Sunday, May. 26, 2024

Spanish Riding School Will Open Its Doors In 2013

While most equestrian enthusiasts know the Spanish Riding School in Vienna is a place dedicated to classical dressage, until now that education has only been available to a select few. For the outside world the SRS has mainly been a tourist attraction—a place to see the famous Lippizans.



While most equestrian enthusiasts know the Spanish Riding School in Vienna is a place dedicated to classical dressage, until now that education has only been available to a select few. For the outside world the SRS has mainly been a tourist attraction—a place to see the famous Lippizans.

The riders and officials at the SRS have also considered demonstrations to be their primary role in recent years. Riders who worked at the SRS weren’t tasked with passing on their knowledge of horsemanship and the training of classical dressage as part of their official duties, although many did so in their leisure time or after leaving. This was the case for George Wahl, a former member of the SRS and trainer of Olympic individual gold medalist Christine Stueckelberger. It was also true for Ernst Hoyos, the former trainer of 2004 Olympic team dressage bronze medalist Lisa Wilcox.

But starting in the spring of 2013, this will change. “Oberbereiter Andreas Hausberger, the director of the Training Center Heldenberg in Austria, has developed a concept that will bring the knowledge about the high school of the classical art of riding closer to the international equestrian world,” said Elisabeth Guertler, the general director of the Spanish Riding School in Vienna.

The new educational program will include

  • One- to five-day theory seminars
  • Riding lessons for upper-level riders with their own horses, focusing on the collected movements, piaffe and passage
  • Learning to work with long reins and the airs above the ground
  • Seminars for dressage judges and other international experts
  • Seminars for the further training for professional riders and trainers by the Austrian federation
  • An educational program for grooms

Organizers expect that riders will bring their own horses, but for those who cannot, leasing horses from other local stables may be possible.

In 2005, the summer quarters of the Lipizzan stallions of the SRS moved from the Lainz Animal Park to Heldenberg, about 45 minutes away by car. The 8-acre facility includes a new barn, built specifically for the stallions, containing 81 stalls with individual paddocks, as well as riding arenas and an indoor longing area. An indoor arena was also added two years ago to complete the training center.

The area around Heldenberg—which includes the burial site and a monument to Joseph Radetzky von Radetz (an Austrian general immortalized by Johann Strauss I’s “Radetzky March”), a palace with an English Garden and an automobile museum—covers about 265 acres and offers many open fields in which to hack horses.

During the SRS’s two-month summer stay at Heldenberg, Lippizan stallions occupy most of the 81 stalls. The rest of the year, only half of the stalls are used by the SRS stallions, which come to Heldenberg with their riders twice a year for a six-week vacation from life in the big city. The facility also houses sales horses from Piber, the stud farm linked to the SRS, where the Lipizzans are bred. In the future, the other 40 stalls will be filled by horses there for training, or by those belonging to participants in the clinics and seminars.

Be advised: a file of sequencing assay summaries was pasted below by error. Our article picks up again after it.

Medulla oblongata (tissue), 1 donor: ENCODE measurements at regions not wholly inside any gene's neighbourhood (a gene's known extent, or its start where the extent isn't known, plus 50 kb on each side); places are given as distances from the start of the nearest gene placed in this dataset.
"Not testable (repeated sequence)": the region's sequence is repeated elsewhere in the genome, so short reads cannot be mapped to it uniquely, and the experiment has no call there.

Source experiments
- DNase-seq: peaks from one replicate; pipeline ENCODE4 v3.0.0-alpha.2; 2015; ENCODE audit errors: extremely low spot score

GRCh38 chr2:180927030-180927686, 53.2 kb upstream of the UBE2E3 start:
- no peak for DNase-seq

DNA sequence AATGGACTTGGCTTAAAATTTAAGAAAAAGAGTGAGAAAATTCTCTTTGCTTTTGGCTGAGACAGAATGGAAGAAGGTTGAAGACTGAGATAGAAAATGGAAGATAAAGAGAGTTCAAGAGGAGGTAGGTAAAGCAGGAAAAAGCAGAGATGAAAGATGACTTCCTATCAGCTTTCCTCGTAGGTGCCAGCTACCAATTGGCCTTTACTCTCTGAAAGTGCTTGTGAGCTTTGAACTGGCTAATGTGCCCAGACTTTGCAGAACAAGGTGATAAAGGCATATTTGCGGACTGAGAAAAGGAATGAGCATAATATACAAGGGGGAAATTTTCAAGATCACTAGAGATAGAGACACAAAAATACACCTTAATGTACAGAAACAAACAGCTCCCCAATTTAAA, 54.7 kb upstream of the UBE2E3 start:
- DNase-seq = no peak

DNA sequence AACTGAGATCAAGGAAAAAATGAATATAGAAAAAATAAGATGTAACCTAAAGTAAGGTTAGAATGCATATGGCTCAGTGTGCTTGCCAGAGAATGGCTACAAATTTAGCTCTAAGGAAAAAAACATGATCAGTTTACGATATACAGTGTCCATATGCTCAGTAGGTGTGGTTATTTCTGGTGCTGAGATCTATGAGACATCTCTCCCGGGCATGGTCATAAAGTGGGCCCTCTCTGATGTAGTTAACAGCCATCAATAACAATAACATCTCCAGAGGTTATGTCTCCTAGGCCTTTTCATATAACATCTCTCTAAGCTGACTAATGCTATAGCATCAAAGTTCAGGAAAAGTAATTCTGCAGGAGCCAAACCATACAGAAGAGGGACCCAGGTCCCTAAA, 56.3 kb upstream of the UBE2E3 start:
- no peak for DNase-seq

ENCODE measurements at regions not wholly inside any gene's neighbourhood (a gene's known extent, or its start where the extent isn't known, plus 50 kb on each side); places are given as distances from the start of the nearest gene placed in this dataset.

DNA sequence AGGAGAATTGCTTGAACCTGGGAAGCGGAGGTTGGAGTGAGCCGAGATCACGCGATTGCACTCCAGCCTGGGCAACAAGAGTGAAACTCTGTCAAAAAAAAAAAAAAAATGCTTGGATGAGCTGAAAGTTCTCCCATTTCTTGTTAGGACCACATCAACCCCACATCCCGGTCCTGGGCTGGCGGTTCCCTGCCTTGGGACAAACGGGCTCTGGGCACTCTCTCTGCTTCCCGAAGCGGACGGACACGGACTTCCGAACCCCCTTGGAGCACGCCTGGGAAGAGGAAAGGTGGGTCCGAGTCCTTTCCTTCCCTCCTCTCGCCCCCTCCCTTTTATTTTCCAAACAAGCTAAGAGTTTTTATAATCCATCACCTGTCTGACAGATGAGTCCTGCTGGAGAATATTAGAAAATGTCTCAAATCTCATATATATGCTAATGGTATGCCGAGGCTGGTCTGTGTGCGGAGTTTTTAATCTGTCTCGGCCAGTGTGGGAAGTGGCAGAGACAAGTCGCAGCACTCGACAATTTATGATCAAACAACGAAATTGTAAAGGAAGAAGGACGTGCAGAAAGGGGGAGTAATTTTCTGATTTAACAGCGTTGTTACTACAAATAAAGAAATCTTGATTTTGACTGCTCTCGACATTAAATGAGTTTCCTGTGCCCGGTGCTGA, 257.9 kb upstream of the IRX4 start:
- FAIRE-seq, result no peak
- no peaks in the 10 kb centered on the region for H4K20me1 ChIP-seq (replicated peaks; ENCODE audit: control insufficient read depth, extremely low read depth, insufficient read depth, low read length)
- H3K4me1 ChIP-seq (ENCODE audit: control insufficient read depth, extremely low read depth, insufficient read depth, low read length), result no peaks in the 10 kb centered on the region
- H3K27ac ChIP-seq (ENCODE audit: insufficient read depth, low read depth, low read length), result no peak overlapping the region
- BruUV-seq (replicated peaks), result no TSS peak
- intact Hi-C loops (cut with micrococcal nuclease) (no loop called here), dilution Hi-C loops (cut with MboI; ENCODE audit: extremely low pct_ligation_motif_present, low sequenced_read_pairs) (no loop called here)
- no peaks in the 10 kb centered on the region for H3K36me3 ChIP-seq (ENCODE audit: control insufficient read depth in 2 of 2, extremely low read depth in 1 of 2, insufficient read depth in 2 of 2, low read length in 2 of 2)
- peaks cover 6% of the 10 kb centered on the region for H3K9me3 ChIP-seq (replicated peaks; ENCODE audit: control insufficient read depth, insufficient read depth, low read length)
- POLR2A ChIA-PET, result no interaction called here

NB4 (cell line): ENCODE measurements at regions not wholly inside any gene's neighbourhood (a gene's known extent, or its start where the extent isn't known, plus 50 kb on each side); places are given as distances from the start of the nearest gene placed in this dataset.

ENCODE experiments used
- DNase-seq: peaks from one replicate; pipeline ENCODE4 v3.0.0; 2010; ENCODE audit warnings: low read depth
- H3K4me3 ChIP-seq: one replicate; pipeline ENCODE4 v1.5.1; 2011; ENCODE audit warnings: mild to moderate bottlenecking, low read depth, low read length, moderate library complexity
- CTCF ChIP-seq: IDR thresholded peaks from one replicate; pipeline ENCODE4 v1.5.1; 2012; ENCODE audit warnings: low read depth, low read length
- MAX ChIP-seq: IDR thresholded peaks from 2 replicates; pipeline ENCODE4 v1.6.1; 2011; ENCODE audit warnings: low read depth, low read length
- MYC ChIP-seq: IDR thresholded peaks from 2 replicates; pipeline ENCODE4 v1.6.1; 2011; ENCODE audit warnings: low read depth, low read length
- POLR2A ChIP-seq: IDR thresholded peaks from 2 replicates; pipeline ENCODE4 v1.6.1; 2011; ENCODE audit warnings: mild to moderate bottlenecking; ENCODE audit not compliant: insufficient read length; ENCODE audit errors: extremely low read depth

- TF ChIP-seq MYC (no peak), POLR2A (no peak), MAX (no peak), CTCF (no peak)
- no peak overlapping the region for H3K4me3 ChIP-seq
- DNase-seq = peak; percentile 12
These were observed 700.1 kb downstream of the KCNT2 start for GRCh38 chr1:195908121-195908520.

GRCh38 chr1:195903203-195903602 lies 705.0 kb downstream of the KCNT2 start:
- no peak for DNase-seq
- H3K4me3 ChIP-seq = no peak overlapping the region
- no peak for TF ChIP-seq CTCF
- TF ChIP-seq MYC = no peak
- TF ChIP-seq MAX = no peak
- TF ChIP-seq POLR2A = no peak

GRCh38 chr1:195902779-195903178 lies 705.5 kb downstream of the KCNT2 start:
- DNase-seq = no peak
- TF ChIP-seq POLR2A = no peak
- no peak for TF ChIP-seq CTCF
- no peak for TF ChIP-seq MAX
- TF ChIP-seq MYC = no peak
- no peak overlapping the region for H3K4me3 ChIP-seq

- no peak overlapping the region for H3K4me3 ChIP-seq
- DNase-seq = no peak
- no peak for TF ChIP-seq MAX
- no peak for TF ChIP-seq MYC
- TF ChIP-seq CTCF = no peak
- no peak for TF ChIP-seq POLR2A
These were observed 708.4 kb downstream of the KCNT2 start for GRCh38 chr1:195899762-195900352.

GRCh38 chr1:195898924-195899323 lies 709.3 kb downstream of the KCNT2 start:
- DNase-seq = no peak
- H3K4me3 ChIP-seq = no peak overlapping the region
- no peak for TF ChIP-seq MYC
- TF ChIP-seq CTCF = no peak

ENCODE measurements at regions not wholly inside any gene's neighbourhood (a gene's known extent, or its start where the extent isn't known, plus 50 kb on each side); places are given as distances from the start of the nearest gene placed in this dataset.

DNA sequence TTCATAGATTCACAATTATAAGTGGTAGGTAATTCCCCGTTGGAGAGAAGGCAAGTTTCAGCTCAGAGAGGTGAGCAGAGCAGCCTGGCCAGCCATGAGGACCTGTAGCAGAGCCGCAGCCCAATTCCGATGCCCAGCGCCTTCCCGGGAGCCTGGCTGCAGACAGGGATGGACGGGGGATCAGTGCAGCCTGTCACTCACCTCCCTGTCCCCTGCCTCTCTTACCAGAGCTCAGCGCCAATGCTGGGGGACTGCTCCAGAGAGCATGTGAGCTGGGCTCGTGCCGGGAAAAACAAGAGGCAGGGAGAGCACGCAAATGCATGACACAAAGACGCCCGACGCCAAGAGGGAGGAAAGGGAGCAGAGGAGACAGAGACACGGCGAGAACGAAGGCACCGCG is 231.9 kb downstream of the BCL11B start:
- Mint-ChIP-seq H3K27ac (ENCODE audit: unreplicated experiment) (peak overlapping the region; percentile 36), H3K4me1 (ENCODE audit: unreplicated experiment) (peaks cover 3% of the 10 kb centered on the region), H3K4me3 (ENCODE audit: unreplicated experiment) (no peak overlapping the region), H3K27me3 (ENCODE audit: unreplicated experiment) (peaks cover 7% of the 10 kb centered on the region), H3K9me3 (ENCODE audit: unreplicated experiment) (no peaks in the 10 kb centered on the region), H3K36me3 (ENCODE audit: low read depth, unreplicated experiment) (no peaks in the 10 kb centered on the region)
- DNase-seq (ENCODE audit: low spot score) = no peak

Peter Steinbach, the mayor of Heldenberg (population 1,500) and manager of the marketing and governing body of the Heldenberg property, has already seen the presence of the SRS benefit the community and the region. He noted that the thrice-weekly opportunities for spectators to watch the riders in their daily work and an annual gala event that takes place in the outdoor arena next to the palace have increased the area’s name recognition.

“Especially the vineyards and the restaurants of this region have profited,” he said. “For the future, we want to enlarge the accommodation capacity at Heldenberg and to improve the connection to the public transport system.”

Requests for riding lessons have already come from places as far away as Turkmenistan, the United States and South Africa. The Cadre Noir in France, one of four training centers where the high school and airs above the ground are still taught, wants to send a young lady to Heldenberg, according to Guertler, to deepen her knowledge about working horses in long reins.

“The lessons in German, English and French are included in the price, but for other languages, the participants have to bring the own translator or have to hire one here at their own expense,” said Guertler.

Hausberger has spent the last 14 years teaching clinics in the United States. He began in Monterey, Calif., at Grand Prix rider and dressage judge Jennifer Roth’s facility, where he continues to give clinics from young horse to Grand Prix level. More recently he added clinics in Seattle, Santa Fe, N.M.; and New Berlin, N.Y. He also recently became the senior advisor of the U.S. Lipizzan Federation. The USLF plans to bring interested breeders and riders to Heldenberg for seminars.

The costs for theory seminars vary depending on the exact program, but the prices for riding lessons with a rider’s own horse are fixed: individual 45-minute lessons will cost 250 euro; 60-minute group lessons of no more than three riders will cost 150 euro per rider. Board for one’s horse at Heldenberg will be 50 euro per day, including all services.

Detailed information can be found on To participate in riding lessons, a video showing the capability of horse and rider is required.




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